The Bank of Ghana itself had to be reorganised and restructured, and several key reforms were implemented to address the causes of the systemic failures that took place. The approach was three-pronged, involving (i) Enhancements to the regulatory regime; (ii) Sharpening the Bank’s monitoring, supervision and enforcement tools; and (iii) enhancing capacity and addressing the ethical culture of Bank of Ghana’s supervisory departments and that of the industry.
The key directives issued as part of the reform process were:•The Corporate Governance Directive to address the fundamental weaknesses observed in the governance of banks.
These directives are to ensure that boards of regulated financial institutions are composed of directors who can exercise strong and independent oversight and ensure that the interests of all relevant stakeholders are protected. Also, that key management personnel have adequate qualifications, experience, and integrity to effectively manage these institutions; and that banks fully embed compliance with regulatory requirements and ethical standards as part of risk management frameworks, with compliance officers and Boards prioritising regulatory compliance; • A “Fit & Proper Person” Directive to help ensure that key shareholders, Board members, and key management personnel of banks possess the requisite knowledge, skill, and character commensurate with what is required for their roles; and •A Cyber and Information Security Directive to make banks more resilient to cyber-attacks. The Bank of Ghana also introduced measures to sharpen the main instruments used in enforcing its supervisory rules. Specifically, • the Bank revamped its structures and procedures for licensing with more thorough due diligence and capital verification processes; • introduced an enhanced process for making new rules which involved a more structured stakeholder consultation process to transparency in the policy development process, and •instituted enhanced processes for examination (on-site and off-site) of regulated institutions, increased the frequency of on-site examinations, and strengthened accountability for supervisory follow-up of examination findings.
Further, the Bank of Ghana has invested in a new state-of the art surveillance software. This new electronic surveillance system will help capture supervisory data from regulated institutions more accurately and prevent the high incidence of misreporting witnessed with the failed institutions. In addition, the software will enhance the analytical capacity of the supervision teams and help with more effective reporting of supervisory concerns for appropriate and timely interventions.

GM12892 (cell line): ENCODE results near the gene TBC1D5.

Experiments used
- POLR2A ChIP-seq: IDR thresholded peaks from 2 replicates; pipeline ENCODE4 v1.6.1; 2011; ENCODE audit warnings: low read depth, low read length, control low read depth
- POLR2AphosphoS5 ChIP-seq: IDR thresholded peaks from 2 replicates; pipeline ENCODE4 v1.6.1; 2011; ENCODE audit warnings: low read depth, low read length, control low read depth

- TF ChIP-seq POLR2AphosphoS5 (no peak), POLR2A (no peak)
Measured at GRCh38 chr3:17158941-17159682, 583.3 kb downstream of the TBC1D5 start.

More importantly, the Bank has increased resources to its Departments that regulate and supervise the financial sector. It has augmented the staff strength of the Banking Supervision, Other Financial Institutions Supervision, and Financial Stability Departments to enhance their capacity, drawing on existing skills within the Bank of Ghana as well as from the private sector.
In addition, the Bank has redesigned training programs for supervisory staff to enhance the quality of policy development, examinations, and reporting on regulated institutions.
The bank is providing critical training and technical assistance to retool its supervisory staff to promote higher standards of professionalism and ethical behaviour with the objective to ensure supervision teams are better equipped to identify early warning signs, enforce regulatory requirements, and ensure prompt corrective actions to moderate the risk of failure in the financial sector.
Mr Chairman, the COVID-19 pandemic has presented an unprecedented negative shock to the economy and a major test of the resilience and robustness of the banking sector. The Bank of Ghana has risen to the challenge with policy measures to protect the financial system and support the real economy. On March 20, 2020, the Bank of Ghana’s Monetary Policy Committee (MPC) announced a series of measures designed to mitigate the impact of the COVID-19 pandemic shock.
The measures included the following:•Lowering the policy rate by 150 basis points to 14.5 percent;•Lowering the cash reserve requirement ratio for banks from 10 to 8 percent to provide additional liquidity to the banks.